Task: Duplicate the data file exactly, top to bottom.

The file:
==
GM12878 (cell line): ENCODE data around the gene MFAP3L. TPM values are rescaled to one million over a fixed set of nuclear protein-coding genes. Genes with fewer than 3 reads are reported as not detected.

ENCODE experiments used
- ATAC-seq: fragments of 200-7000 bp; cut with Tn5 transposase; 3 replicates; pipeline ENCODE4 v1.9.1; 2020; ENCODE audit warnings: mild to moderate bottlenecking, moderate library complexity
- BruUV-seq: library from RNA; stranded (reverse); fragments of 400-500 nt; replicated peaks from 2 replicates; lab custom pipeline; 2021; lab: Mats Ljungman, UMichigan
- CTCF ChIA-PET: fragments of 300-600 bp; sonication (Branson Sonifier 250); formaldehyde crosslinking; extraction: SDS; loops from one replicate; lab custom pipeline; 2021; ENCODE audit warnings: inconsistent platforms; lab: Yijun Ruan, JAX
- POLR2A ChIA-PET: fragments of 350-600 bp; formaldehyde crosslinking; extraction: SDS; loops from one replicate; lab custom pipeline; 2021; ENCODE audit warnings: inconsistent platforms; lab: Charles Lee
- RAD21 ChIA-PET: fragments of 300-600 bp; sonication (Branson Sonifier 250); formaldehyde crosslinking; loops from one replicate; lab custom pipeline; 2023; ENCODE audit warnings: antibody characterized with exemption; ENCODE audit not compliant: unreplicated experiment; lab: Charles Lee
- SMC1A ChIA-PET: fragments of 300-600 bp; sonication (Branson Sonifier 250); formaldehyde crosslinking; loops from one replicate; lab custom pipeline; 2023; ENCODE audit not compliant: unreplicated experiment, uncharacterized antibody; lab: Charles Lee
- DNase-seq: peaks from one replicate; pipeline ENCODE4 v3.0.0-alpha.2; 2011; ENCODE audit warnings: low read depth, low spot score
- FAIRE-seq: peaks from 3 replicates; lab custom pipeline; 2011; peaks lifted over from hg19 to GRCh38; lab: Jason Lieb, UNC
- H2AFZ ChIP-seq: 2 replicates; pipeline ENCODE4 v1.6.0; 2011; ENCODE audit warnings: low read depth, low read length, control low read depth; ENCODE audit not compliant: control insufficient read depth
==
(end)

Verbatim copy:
GM12878 (cell line): ENCODE data around the gene MFAP3L. TPM values are rescaled to one million over a fixed set of nuclear protein-coding genes. Genes with fewer than 3 reads are reported as not detected.

ENCODE experiments used
- ATAC-seq: fragments of 200-7000 bp; cut with Tn5 transposase; 3 replicates; pipeline ENCODE4 v1.9.1; 2020; ENCODE audit warnings: mild to moderate bottlenecking, moderate library complexity
- BruUV-seq: library from RNA; stranded (reverse); fragments of 400-500 nt; replicated peaks from 2 replicates; lab custom pipeline; 2021; lab: Mats Ljungman, UMichigan
- CTCF ChIA-PET: fragments of 300-600 bp; sonication (Branson Sonifier 250); formaldehyde crosslinking; extraction: SDS; loops from one replicate; lab custom pipeline; 2021; ENCODE audit warnings: inconsistent platforms; lab: Yijun Ruan, JAX
- POLR2A ChIA-PET: fragments of 350-600 bp; formaldehyde crosslinking; extraction: SDS; loops from one replicate; lab custom pipeline; 2021; ENCODE audit warnings: inconsistent platforms; lab: Charles Lee
- RAD21 ChIA-PET: fragments of 300-600 bp; sonication (Branson Sonifier 250); formaldehyde crosslinking; loops from one replicate; lab custom pipeline; 2023; ENCODE audit warnings: antibody characterized with exemption; ENCODE audit not compliant: unreplicated experiment; lab: Charles Lee
- SMC1A ChIA-PET: fragments of 300-600 bp; sonication (Branson Sonifier 250); formaldehyde crosslinking; loops from one replicate; lab custom pipeline; 2023; ENCODE audit not compliant: unreplicated experiment, uncharacterized antibody; lab: Charles Lee
- DNase-seq: peaks from one replicate; pipeline ENCODE4 v3.0.0-alpha.2; 2011; ENCODE audit warnings: low read depth, low spot score
- FAIRE-seq: peaks from 3 replicates; lab custom pipeline; 2011; peaks lifted over from hg19 to GRCh38; lab: Jason Lieb, UNC
- H2AFZ ChIP-seq: 2 replicates; pipeline ENCODE4 v1.6.0; 2011; ENCODE audit warnings: low read depth, low read length, control low read depth; ENCODE audit not compliant: control insufficient read depth